The Armory Show at 100

the armory show in 1913

In 1913, a group of artists organized a giant exhibition in New York City of 1400 contemporary works of art: The Armory Show. The new and modern art styles represented — abstraction, cubism, futurism — shocked the country and made The Armory Show a major event in the history of art.

If I was given a time machine and told to pick one event to visit in the past, The Armory Show would be a very tempting destination.


So, I was excited when I discovered that the New York Historical Society would be celebrating the 100th anniversary of The Armory Show with a new exhibition containing 100 of the works from the original show, plus commentary and ephemera from the period. The show was smaller than I was expecting, but still extremely fascinating. My favorite paintings were the two seen above: arguably the most famous Armory Show painting, Marcel Duchamp’s Nude Descending a Staircase, and Robert Henri’s Figure in Motion. The two nudes demonstrate the wide range of styles represented by The Armory Show. Duchamp’s painting shook up the world. People were so confused and defensive about it in 1913! So wild.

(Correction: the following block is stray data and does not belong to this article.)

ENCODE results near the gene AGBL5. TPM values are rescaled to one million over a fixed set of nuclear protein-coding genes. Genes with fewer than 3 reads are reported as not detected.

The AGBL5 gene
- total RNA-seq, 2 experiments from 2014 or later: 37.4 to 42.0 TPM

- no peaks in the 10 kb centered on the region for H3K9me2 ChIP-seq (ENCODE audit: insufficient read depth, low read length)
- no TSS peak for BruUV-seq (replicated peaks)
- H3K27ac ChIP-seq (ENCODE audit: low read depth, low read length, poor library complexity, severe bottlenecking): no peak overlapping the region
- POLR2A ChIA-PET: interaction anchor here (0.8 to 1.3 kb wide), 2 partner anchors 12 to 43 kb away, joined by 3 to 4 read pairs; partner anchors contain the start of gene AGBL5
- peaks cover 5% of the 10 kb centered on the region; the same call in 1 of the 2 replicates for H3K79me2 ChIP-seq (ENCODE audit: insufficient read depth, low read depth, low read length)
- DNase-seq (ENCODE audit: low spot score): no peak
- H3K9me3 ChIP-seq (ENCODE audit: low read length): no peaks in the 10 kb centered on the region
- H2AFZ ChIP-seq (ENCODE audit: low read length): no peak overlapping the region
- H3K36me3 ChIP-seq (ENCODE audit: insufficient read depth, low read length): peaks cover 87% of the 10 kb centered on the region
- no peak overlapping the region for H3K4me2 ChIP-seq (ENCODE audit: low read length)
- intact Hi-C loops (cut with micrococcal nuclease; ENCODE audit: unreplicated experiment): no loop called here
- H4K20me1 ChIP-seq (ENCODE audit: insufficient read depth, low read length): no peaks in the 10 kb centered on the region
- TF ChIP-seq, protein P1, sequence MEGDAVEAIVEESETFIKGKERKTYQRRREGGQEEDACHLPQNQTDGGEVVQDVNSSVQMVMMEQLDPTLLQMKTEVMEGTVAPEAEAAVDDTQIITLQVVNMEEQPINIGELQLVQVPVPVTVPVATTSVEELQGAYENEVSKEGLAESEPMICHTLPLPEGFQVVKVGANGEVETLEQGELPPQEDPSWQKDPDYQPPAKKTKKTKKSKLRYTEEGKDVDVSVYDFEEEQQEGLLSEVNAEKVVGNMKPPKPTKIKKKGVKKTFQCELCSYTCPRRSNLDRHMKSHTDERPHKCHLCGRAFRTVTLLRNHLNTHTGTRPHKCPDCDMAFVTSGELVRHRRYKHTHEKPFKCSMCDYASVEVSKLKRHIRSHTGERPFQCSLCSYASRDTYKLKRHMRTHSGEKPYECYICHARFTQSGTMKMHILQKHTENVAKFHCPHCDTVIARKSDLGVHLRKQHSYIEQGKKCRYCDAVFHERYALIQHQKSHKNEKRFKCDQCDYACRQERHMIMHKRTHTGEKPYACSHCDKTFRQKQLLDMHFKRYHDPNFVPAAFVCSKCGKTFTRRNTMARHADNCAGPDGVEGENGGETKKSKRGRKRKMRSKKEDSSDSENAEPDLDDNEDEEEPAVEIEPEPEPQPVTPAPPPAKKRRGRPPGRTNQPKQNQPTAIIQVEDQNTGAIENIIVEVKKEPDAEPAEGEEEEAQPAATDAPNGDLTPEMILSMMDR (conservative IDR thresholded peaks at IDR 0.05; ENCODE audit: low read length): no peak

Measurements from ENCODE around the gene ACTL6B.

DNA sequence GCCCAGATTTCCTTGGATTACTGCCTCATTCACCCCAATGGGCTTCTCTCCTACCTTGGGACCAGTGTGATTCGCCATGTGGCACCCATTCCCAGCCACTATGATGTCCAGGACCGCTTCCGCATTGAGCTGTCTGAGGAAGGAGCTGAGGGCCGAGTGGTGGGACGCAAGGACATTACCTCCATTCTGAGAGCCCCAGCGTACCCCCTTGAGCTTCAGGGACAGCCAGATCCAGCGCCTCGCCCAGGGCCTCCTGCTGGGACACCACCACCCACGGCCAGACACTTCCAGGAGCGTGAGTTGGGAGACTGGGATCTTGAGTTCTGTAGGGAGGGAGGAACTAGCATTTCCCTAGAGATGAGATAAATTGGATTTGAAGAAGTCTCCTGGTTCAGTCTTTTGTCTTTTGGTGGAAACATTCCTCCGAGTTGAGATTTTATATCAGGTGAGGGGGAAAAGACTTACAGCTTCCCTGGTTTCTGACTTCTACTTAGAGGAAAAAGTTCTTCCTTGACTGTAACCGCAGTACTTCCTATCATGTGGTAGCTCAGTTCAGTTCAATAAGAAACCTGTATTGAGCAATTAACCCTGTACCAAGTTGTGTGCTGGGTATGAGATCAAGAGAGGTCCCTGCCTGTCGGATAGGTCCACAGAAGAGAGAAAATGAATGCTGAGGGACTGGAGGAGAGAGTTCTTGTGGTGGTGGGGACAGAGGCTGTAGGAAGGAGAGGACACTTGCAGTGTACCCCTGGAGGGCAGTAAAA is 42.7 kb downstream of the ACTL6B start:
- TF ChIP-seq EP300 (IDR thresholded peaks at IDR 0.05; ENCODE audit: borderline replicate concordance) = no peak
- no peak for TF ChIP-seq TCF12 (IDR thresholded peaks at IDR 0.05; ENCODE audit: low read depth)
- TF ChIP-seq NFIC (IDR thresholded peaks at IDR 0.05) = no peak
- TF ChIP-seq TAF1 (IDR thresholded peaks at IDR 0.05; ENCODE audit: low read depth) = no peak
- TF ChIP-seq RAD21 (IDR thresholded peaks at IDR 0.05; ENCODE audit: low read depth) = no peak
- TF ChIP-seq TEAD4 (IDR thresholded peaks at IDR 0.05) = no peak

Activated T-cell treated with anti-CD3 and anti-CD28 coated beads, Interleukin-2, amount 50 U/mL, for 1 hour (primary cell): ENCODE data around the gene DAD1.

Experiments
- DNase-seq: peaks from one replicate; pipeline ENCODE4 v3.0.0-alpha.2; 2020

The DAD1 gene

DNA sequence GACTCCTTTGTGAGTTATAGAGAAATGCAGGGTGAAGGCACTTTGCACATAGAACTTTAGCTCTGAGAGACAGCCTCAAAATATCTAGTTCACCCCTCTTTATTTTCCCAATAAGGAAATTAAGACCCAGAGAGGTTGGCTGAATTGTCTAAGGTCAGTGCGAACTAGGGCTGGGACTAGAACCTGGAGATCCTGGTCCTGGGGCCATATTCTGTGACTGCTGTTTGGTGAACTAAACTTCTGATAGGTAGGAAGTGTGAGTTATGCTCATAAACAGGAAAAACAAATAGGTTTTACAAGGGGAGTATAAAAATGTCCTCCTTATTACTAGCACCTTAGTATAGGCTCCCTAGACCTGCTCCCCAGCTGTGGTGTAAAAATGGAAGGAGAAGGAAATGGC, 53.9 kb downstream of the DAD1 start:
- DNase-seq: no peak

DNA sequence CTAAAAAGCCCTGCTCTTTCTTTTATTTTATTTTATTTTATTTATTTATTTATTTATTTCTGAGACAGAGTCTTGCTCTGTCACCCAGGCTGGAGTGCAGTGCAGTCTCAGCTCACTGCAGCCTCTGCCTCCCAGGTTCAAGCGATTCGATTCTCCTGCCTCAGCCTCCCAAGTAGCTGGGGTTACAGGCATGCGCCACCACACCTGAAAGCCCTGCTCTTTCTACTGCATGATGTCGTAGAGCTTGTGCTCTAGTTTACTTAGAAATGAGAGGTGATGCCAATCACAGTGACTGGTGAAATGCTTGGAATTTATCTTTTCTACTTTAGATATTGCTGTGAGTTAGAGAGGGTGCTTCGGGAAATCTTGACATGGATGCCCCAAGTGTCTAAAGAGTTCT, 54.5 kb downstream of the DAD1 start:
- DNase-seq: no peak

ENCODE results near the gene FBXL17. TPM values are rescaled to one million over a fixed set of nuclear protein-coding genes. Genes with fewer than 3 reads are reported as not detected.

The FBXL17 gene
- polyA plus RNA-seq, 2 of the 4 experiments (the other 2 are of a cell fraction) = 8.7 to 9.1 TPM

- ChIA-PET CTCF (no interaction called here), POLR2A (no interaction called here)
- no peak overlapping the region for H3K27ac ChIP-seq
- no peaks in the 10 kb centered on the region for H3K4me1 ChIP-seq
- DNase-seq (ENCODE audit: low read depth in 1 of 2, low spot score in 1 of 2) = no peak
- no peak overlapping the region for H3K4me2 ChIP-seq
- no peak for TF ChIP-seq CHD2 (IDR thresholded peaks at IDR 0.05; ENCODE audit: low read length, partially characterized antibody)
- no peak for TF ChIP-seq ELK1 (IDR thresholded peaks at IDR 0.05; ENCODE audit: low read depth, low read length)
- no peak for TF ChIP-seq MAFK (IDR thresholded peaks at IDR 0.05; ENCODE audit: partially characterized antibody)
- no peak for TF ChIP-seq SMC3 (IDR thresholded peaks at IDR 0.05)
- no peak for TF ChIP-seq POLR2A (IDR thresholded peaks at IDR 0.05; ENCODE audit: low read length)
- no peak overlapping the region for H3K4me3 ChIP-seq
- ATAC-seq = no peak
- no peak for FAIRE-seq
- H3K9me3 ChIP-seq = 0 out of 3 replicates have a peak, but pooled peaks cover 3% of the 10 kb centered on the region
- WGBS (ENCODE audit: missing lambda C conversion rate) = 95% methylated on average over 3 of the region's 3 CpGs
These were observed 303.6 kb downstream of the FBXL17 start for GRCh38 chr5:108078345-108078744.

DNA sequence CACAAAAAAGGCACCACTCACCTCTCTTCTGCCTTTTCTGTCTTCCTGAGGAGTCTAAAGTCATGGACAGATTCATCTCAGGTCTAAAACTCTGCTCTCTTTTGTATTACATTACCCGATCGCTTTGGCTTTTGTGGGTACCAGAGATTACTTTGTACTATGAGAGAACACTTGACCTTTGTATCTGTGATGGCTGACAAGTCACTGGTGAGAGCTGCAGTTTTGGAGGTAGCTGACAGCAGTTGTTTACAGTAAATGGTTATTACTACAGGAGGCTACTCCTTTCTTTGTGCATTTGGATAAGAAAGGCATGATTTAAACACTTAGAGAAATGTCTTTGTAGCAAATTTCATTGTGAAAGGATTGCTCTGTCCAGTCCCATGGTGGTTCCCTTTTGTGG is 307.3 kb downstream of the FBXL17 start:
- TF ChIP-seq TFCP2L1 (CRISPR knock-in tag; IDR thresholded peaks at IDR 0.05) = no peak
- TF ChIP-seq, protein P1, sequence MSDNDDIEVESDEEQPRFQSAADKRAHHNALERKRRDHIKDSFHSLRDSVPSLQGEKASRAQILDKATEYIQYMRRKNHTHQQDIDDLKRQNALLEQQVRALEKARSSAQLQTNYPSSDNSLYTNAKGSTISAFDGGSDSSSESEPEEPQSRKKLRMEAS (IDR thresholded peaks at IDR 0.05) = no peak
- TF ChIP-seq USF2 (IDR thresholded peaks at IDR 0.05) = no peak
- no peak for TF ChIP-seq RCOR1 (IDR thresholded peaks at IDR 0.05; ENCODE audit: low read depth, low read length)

Of course, I procrastinated and didn’t go to see the show until its second to last weekend. It was still crowded, but I was delighted by my first visit to the NY Historical Society. It is a beautiful museum. In edition to special exhibits, the museum has a huge collection of New York City artifacts. You can browse more than 40,000 objects within the visible storage system of the Luce Center. If you like old things and exploring a “cabinet of curiosities” style museum, you will enjoy the NYHS. I loved it!!


Sadly, The Armory Show at 100 exhibition has closed. But you can still buy the awesome, giant exhibition catalogue. Want to learn more about The Armory Show of 1913 right now? Check out this awesome site from the Smithsonian Archive of American Art.

Park City, Utah

I’ve already written a lot about my trip to Alt Summit last week (you can read even more about it here), but I still had to share this photo of me and author, Margaret Atwood, that was taken in Park City on Saturday.